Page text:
Last updated on Jun 17, 2020

Compare Renters Insurance Quotes

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Comparing Renters Insurance Quotes

Just like your rent, the cost of your renters insurance can vary widely depending on the company that sells it. Why is that? Because every company evaluates price a little differently. Even though they consider many of the same factors (which we’ll explain below), each insurer uses a different formula to decide how “risky” those factors make you. Simply put: The more risk you pose, the more you’ll pay for your insurance.

Since each insurance company uses its own underwriting formula to set rates, it’s important to look at a few different quotes before you buy if you want to get the best rate. Checking estimates tailored to you is the only way to know for sure which company can offer you the best deal on your renters insurance.

Factors That Affect Renters Insurance Rates

Insurance companies consider a wide variety of factors when they’re setting renters insurance rates. The five listed below generally have the biggest effect on your premium.

Your Location

Your address plays a huge role in your renters insurance rate. To understand why, it helps to understand what “risk” means to an insurance company.

In short, your risk level is the likelihood you’re going to end up filing a claim at some point. If that likelihood is high, your insurer will charge higher premiums, because there’s a better chance they’ll have to cut you a check in the future.

Circling back around, it’s easy to see how your address could affect your risk level. Apartment dwellers in high-crime areas are more likely to file claims for theft; people renting apartments in northern states might file for damages caused by frozen pipes; those in California might face damages from wildfires, and so on.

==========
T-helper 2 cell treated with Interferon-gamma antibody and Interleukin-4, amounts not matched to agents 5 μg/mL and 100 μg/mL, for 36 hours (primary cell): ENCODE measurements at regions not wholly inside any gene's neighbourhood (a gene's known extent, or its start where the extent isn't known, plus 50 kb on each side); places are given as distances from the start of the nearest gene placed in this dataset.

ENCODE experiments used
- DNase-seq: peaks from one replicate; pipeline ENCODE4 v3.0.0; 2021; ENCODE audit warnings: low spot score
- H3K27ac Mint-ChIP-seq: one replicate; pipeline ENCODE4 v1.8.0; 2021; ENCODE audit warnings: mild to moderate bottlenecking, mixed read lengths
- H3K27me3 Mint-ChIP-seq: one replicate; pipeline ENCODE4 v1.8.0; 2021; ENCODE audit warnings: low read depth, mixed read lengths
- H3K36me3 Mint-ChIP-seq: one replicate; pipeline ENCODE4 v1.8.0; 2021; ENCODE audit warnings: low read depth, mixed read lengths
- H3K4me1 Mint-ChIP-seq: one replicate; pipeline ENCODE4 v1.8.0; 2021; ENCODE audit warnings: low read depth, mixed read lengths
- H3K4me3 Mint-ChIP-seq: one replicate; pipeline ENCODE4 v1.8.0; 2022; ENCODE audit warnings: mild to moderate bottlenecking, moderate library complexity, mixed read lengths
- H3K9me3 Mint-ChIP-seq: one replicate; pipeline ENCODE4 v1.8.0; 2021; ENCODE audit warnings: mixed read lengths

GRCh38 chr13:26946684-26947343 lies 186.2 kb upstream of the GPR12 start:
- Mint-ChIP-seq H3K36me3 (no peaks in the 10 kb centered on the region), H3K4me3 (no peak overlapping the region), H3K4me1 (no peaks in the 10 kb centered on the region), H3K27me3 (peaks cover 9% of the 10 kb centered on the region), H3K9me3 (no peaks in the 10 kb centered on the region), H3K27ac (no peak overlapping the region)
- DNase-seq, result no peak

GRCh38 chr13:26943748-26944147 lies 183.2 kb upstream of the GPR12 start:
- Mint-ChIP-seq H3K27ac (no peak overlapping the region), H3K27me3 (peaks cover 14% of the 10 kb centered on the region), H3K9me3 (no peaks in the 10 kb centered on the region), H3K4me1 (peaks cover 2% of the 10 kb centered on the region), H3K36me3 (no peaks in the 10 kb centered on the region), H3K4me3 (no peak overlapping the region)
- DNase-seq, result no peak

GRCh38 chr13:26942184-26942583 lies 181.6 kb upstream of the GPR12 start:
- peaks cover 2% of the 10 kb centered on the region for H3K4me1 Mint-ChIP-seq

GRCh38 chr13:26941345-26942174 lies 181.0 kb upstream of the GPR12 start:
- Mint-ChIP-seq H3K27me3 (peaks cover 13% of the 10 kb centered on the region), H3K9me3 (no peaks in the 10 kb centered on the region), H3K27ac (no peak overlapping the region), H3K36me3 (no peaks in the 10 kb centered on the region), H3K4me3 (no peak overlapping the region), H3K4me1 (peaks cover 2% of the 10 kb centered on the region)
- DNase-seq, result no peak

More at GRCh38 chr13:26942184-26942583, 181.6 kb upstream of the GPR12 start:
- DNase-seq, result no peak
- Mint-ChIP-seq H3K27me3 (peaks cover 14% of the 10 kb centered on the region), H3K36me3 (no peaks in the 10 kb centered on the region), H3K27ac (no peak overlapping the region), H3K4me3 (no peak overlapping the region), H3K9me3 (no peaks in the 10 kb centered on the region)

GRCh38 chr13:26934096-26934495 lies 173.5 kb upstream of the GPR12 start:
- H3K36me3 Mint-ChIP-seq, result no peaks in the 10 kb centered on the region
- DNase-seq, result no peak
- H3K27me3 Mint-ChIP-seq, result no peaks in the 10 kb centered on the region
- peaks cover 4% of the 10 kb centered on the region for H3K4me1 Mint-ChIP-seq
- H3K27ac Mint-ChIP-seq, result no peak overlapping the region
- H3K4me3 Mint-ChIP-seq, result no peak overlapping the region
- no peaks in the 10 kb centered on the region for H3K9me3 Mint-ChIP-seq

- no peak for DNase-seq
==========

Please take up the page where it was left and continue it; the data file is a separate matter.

Insurance companies even consider location at a micro-level. For instance, an apartment near a fire station might have cheaper insurance rates than one a few blocks away, because response times will be faster in the event of an emergency.

Your Insurance History

What else looks “risky” to a renters insurance company? People with a claims history, for one. Unfortunately, data shows people who have filed claims in the past are more likely to do so in the future. And that doesn’t just include renters insurance.

Companies will actually look at your seven-year insurance report to see if you’ve filed any claims before; be they renters, homeowners, or auto. Normally claims will count against you if they occurred within the last three years.

There’s not a lot you can do to change the fact that you’ve filed a claim — but it helps to know they’re taken into account if your quotes are coming back higher than expected.

Your Credit Score

In the same vein as your claims history, insurance providers will look at your credit score when you apply for renters insurance (or any other line of insurance, for that matter). Studies have shown people with higher credit scores are less likely to file insurance claims — and vice versa — and insurers set rates accordingly.

If you know you’re going to be moving apartments within the next few months, it’s worth getting your credit into shape so you qualify for lower insurance rates. Pay utilities on time, keep up with student loan payments if you have them, and get that credit card balance down to zero if you’re able to.

Your Coverage

This rule applies to every type of insurance, but: The more coverage you buy, the more your policy costs. If you opt for higher levels of protection on your renters insurance — meaning you’d get a bigger payout in a worst-case scenario — your premiums are bound to be higher.

That said, upping coverage levels tends to be less expensive than many people expect. And since renters insurance is so affordable (often less than $20 per month), it’s worth pricing out different coverage levels to make sure you’re getting strong protection within your budget.

Your Deductible

You might have heard that a higher deductible gets you cheaper rates on your car insurance. Well, the same goes for renters. Any time you select a bigger deductible (say, jumping from $500 to $1,000), you’re taking a bit of risk off your insurer’s shoulders. They wouldn’t have to pay quite as much on claims you file, and they’ll reward you with lower rates for it.

Just remember that you must pay your deductible in full before the insurance company will chip in on any claim. Would paying $1,000 out of pocket be a big hit to your bank account after an incident? If so, it’s likely not worth putting yourself at financial risk just to save a few bucks each month on your renters insurance.